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benjaminlevi's avatar

Do you believe that liberal eugenics is morally acceptable?

Asked by benjaminlevi (2982 points ) April 6th, 2009

Unlike traditional state run eugenics programs that sterilized the “unfit” to eliminate certain traits, liberal eugenics focuses on using reproductive technology to select advantageous traits for the potential offspring. Nobody has their reproductive rights denied and people now have the option to choose which genetic traits their children will inherit.
Wiki explains it better than I could http://en.wikipedia.org/wiki/Liberal_eugenics#History

Anyway, do you see any problem with choosing the genetic make up of another person?

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15 Answers

RedPowerLady's avatar

I can see an immediate problem with this. And that involves a component of classicism. The rich will be able to afford this procedure and the poor will not. Thus making the children of the rich smarter and better looking, more athletic and less prone to disease. While the children from poor families will have none of the above. It just creates more reasons to discriminate from one another. Just my immediate thoughts on the idea.

theluckiest's avatar

Just like RPL said, this program would continue, if not accelerate economic disparity.
Also, call me old fashioned, but I’m more or less of the opinion that child-rearing should be mostly about love.

BBSDTfamily's avatar

I do not see a moral problem with this… parents would only do this to help the child, not harm it. I personally wouldn’t do it because I believe God can do a much better job than I could, but I would fully support someone who made the decision to do it themselves.

3or4monsters's avatar

While I’d like to weed out the rampant tendency for cancer in my mother’s genes, I cannot see a way to separate the good from the bad. I think @RedPowerLady and @theluckiest addressed how I feel on the subject of how this relates to classism.

Blondesjon's avatar

i don’t care how black people talk

ohmyword's avatar

We all saw ‘Gattaca’, right? Yeah…

I say it’s just messy business. Personally, I don’t see anything wrong with it, but I would never care to indulge.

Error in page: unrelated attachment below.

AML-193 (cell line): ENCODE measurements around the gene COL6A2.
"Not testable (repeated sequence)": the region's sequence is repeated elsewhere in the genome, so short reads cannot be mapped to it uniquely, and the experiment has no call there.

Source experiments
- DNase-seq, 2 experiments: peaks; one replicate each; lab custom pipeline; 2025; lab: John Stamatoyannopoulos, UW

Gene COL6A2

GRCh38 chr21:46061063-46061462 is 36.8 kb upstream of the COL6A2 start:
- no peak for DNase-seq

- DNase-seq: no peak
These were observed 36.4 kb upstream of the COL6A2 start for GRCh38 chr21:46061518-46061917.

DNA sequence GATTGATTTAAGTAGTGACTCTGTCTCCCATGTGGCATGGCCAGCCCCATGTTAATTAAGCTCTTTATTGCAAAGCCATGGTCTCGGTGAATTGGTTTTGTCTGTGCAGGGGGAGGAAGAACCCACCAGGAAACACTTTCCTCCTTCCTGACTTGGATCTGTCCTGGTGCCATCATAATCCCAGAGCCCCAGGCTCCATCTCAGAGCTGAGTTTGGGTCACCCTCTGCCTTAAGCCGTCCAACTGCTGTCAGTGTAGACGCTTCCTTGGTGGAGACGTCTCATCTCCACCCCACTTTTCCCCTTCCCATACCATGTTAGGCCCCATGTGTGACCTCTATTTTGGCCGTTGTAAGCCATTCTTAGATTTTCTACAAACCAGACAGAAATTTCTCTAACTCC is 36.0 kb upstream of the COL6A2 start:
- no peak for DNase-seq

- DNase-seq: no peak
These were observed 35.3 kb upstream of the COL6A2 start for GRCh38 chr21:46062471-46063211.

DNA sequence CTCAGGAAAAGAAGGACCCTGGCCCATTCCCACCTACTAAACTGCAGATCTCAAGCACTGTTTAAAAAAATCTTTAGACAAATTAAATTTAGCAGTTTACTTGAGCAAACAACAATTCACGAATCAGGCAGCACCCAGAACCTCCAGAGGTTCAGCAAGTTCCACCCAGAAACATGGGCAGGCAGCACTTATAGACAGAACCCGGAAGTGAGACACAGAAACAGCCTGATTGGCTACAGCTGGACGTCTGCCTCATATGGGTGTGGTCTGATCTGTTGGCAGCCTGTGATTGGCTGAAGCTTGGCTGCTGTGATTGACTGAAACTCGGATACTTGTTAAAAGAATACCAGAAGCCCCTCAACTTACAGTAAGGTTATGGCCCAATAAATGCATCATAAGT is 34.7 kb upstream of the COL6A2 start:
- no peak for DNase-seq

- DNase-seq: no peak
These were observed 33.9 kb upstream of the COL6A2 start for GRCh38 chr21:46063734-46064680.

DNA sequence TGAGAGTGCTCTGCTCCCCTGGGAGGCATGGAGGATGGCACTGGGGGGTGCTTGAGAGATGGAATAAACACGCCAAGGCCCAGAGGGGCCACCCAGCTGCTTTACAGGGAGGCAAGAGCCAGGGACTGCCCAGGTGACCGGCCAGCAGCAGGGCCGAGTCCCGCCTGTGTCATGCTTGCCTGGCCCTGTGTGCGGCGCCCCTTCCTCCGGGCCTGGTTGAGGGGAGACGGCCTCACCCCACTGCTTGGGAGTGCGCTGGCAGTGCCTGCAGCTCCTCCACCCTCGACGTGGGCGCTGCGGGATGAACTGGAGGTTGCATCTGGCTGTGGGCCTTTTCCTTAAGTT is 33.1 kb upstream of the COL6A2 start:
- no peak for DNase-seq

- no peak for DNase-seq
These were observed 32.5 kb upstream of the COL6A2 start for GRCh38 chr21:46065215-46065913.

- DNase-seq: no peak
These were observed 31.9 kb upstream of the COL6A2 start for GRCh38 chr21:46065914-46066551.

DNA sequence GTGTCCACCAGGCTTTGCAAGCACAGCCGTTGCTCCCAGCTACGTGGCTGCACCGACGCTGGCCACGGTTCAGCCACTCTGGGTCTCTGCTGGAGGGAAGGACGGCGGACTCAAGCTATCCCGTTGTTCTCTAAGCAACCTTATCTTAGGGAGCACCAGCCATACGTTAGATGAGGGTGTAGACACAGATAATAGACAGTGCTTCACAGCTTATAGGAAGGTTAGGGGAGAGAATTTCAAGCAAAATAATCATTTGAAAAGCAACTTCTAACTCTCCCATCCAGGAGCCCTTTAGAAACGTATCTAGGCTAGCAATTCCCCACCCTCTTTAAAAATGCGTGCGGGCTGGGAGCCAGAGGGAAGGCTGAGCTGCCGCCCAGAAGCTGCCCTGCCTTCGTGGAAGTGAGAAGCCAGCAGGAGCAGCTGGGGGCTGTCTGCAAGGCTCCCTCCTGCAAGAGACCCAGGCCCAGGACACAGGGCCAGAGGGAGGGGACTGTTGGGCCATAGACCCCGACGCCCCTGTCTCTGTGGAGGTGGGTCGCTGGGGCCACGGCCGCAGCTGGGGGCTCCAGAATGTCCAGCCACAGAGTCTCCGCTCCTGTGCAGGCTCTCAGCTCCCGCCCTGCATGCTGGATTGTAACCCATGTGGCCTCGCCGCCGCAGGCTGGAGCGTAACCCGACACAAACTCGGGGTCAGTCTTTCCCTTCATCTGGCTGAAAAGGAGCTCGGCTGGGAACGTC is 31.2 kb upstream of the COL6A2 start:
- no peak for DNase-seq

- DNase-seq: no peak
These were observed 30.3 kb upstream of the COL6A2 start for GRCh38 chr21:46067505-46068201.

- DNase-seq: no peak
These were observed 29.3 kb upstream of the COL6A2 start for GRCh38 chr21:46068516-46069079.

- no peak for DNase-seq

Mtl_zack's avatar

This reminds me of GATTACA big time.

VzzBzz's avatar

I’m torn, the technology is here so we can’t avert our eyes. I would like to say I’d only choose to weed out debilitating disease in my child but I don’t know, I don’t know with a screen of my family DNA in front me what I’d really really do.

asmonet's avatar

I only see the sociological problems, RedPowerLady summed most of that up.
If one were to remove those, I would have reservations due to our propensity as a species to dive into new technologies and find out the consequences later.

Setting aside the benefits of eliminating diseases from the gene pool – which in itself may not be a good thing but that’s another argument, I would be hesitant to accept a technology that could wreak havoc on our species through our own ignorance. We’ve done it too many times before.

But, as they say… History repeats.

casheroo's avatar

This reminds of the couple who wanted deaf children
I don’t believe in any form of eugenics, but a part of me feels that if science enables us to rid humans of down syndrome and other birth defects, then that would be great. I’m sure a parent just doesn’t want their child to suffer, but not everyone views things like that as a disability..as noted in the link I posted.

3or4monsters's avatar

@casheroo wow, that’s a great link! This has given me a lot to think about.

asmonet's avatar

@casheroo: Great memory, I’d forgotten about them, just goes to show that it goes both ways. Not just what one would assume the ideal is, but what an individual would.

Ria777's avatar

absolutely for it.

while I respected Gataca as a movie, it represents one person’s views on the issue, presented in story form. (his views especially make themselves clear if you view the postlude in the deleted scenes.) think for yourselves.

Yetanotheruser's avatar

Against it.

Besides all the social questions raised by other flutherites, there is the scientific question: We may have mapped the human genome, but we don’t know all of the traits controlled by genetics. Heck, we can’t even agree on many of them. How do we know that one particular “desirable” trait is not intrinsically connected with another trait that is less desirable or even undesirable?

stranger_in_a_strange_land's avatar

It really doesn’t matter what we think of it. The technology will be developed and used somewhere because the wealthy will want it. Just another advantage of having wealthy parents. A race of “supermen” is a disconcerting thought, but there is not much we can do about it. Money on one side and the profit motive on the other will bring it about.

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